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New Documents Show the Fed’s Trading Scandal Includes Two of the Wall Street Banks It Supervises: Goldman Sachs and Citigroup

Courtesy of Pam Martens

David Solomon, CEO of Goldman Sachs; Jane Fraser, CEO of Citigroup

David Solomon, CEO of Goldman Sachs; Jane Fraser, CEO of Citigroup

In the late eighteenth century, men gathered under a Buttonwood tree at 68 Wall in lower Manhattan and traded stocks among themselves. That’s not how it works today. Dallas Fed President Robert Kaplan had to give his “over $1 million” trades in a litany of individual stocks and his “over $1 million” transactions in S&P 500 futures to a licensed broker at a registered broker-dealer. The same thing applied to Boston Fed President Eric Rosengren in placing his $1000 to $50,000 trades 68 times in 2020 in individual stocks and publicly traded Real Estate Investment Trusts (REITs).

The safeguards that failed at the Dallas Fed and the Boston Fed to stop their Presidents from trading like hedge fund wannabes should not have failed at the SEC-regulated Wall Street broker-dealers that placed these trades. The accounts at the trading firms for these two men should have been coded to indicate that the men came into regular contact with sensitive, market moving information. The nature and level of their trading should have triggered the immediate involvement of the firms’ compliance departments and a halt to the trading. (See our earlier report on how a dozen legal safeguards failed, that should not have failed, to stop these men from humiliating the central bank of the United States around the world.)

Newly unearthed documents now put Wall Street megabanks Goldman Sachs and Citigroup at the center of this trading scandal. Both Goldman Sachs and Citigroup are bank holding companies that are supervised by…wait for it…the Federal Reserve. (Their broker-dealer units are supervised by the SEC and other securities regulators.) The documents suggest that rather than functioning as an arms-length supervisor of the banks, some Fed officials have gotten cozy with Goldman Sachs and Citigroup, receiving perks from these supervised entities.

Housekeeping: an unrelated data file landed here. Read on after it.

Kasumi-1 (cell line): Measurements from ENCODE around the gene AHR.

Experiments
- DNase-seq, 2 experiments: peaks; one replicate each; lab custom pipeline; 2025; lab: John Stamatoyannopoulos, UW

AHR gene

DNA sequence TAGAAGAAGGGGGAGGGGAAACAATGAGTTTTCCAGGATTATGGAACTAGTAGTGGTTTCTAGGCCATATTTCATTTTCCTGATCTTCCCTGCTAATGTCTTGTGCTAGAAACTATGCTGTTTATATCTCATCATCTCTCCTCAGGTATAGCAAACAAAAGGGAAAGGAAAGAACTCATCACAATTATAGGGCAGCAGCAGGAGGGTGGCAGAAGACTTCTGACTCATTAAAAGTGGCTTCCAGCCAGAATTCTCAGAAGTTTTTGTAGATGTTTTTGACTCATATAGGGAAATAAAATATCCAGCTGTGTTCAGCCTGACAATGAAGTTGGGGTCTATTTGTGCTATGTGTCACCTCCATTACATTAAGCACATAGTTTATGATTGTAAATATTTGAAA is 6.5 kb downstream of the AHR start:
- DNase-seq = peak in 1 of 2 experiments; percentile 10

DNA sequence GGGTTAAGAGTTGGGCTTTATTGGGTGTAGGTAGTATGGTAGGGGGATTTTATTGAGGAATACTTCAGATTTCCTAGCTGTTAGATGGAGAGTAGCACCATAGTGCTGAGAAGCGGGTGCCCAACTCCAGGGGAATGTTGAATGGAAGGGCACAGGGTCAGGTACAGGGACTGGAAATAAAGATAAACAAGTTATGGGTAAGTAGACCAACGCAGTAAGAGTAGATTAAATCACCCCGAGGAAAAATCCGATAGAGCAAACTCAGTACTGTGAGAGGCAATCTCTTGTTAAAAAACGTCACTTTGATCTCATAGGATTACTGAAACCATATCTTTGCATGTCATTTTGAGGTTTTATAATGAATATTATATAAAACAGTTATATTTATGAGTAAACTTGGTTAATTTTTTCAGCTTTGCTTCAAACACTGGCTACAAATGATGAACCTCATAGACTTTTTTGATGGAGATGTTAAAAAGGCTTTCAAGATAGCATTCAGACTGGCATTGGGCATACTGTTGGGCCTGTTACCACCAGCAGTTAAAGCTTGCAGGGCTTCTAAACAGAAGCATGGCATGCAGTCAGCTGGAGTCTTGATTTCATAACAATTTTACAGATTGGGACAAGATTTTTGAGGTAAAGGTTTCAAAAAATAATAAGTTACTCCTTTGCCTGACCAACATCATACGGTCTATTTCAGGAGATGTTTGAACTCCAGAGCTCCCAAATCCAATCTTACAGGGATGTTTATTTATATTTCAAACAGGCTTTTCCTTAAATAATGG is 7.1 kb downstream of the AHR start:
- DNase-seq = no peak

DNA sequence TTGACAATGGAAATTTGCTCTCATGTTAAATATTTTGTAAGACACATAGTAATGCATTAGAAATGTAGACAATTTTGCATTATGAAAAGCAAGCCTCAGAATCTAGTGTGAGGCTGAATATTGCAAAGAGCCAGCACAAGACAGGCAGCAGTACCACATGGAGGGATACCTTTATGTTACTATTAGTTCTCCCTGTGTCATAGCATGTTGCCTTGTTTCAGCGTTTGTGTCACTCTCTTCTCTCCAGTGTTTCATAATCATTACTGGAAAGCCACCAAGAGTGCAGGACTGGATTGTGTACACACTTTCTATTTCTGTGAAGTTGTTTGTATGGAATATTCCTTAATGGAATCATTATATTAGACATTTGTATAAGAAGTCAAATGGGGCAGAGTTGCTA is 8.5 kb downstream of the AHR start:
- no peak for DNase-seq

Goldman Sachs has been supervised by the Federal Reserve since it became a bank holding company on September 21, 2008, in order to access bailout funds from the Fed. Despite Goldman Sachs being a supervised entity, Dallas Fed President Robert Kaplan owned four proprietary products offered by Goldman Sachs since he has been at the Dallas Fed: the Goldman Sachs Financial Square Money Market Fund; the Goldman Sachs Medium Term Managed Corporate Bond Account, the Goldman Sachs Private Equity Fund 2000 (which does not publicly trade), and a cryptic investment called Exchange Place LP which is listed on Kaplan’s 2015 through 2020 financial disclosure forms in an amount of “over $1 million.”

According to SEC filings, as of October 28, 2019, 1068 individuals had invested in Exchange Place LP to the tune of $2.1 billion. (It’s impossible to tell from the SEC filing if that is the amount sold just in 2019 or the aggregate amount sold since the product was originated in 2014.)



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